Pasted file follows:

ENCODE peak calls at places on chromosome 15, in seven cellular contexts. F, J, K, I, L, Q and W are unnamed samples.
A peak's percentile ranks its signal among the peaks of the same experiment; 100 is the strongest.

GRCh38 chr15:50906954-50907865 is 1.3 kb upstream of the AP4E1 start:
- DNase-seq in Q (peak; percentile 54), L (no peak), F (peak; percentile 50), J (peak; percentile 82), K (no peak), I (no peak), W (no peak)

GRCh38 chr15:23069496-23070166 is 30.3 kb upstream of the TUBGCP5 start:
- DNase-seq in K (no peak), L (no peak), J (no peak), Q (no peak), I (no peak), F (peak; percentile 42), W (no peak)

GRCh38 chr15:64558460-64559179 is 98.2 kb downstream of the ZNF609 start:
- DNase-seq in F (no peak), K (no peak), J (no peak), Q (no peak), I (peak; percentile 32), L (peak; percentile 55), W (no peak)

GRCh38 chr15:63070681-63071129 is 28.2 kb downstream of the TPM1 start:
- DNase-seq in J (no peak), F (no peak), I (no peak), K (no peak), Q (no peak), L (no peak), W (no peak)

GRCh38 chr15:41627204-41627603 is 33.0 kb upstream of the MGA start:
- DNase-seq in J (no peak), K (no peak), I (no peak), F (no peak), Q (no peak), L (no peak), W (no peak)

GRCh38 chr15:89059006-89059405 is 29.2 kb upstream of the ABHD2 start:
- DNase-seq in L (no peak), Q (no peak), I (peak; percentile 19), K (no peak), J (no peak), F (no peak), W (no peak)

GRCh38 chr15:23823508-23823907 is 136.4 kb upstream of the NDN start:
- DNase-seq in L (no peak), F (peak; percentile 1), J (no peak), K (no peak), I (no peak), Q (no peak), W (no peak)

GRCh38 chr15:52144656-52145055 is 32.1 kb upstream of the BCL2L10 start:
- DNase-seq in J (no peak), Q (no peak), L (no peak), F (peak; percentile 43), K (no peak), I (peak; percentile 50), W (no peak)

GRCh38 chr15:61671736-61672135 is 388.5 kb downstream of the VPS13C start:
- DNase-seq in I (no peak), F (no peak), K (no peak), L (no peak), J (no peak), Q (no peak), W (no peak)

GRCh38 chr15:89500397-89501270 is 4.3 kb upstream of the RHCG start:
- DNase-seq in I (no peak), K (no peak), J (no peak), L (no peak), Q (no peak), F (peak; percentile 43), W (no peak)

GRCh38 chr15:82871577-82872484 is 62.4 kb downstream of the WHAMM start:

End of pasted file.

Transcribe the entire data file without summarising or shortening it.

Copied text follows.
ENCODE peak calls at places on chromosome 15, in seven cellular contexts. F, J, K, I, L, Q and W are unnamed samples.
A peak's percentile ranks its signal among the peaks of the same experiment; 100 is the strongest.

GRCh38 chr15:50906954-50907865 is 1.3 kb upstream of the AP4E1 start:
- DNase-seq in Q (peak; percentile 54), L (no peak), F (peak; percentile 50), J (peak; percentile 82), K (no peak), I (no peak), W (no peak)

GRCh38 chr15:23069496-23070166 is 30.3 kb upstream of the TUBGCP5 start:
- DNase-seq in K (no peak), L (no peak), J (no peak), Q (no peak), I (no peak), F (peak; percentile 42), W (no peak)

GRCh38 chr15:64558460-64559179 is 98.2 kb downstream of the ZNF609 start:
- DNase-seq in F (no peak), K (no peak), J (no peak), Q (no peak), I (peak; percentile 32), L (peak; percentile 55), W (no peak)

GRCh38 chr15:63070681-63071129 is 28.2 kb downstream of the TPM1 start:
- DNase-seq in J (no peak), F (no peak), I (no peak), K (no peak), Q (no peak), L (no peak), W (no peak)

GRCh38 chr15:41627204-41627603 is 33.0 kb upstream of the MGA start:
- DNase-seq in J (no peak), K (no peak), I (no peak), F (no peak), Q (no peak), L (no peak), W (no peak)

GRCh38 chr15:89059006-89059405 is 29.2 kb upstream of the ABHD2 start:
- DNase-seq in L (no peak), Q (no peak), I (peak; percentile 19), K (no peak), J (no peak), F (no peak), W (no peak)

GRCh38 chr15:23823508-23823907 is 136.4 kb upstream of the NDN start:
- DNase-seq in L (no peak), F (peak; percentile 1), J (no peak), K (no peak), I (no peak), Q (no peak), W (no peak)

GRCh38 chr15:52144656-52145055 is 32.1 kb upstream of the BCL2L10 start:
- DNase-seq in J (no peak), Q (no peak), L (no peak), F (peak; percentile 43), K (no peak), I (peak; percentile 50), W (no peak)

GRCh38 chr15:61671736-61672135 is 388.5 kb downstream of the VPS13C start:
- DNase-seq in I (no peak), F (no peak), K (no peak), L (no peak), J (no peak), Q (no peak), W (no peak)

GRCh38 chr15:89500397-89501270 is 4.3 kb upstream of the RHCG start:
- DNase-seq in I (no peak), K (no peak), J (no peak), L (no peak), Q (no peak), F (peak; percentile 43), W (no peak)

GRCh38 chr15:82871577-82872484 is 62.4 kb downstream of the WHAMM start: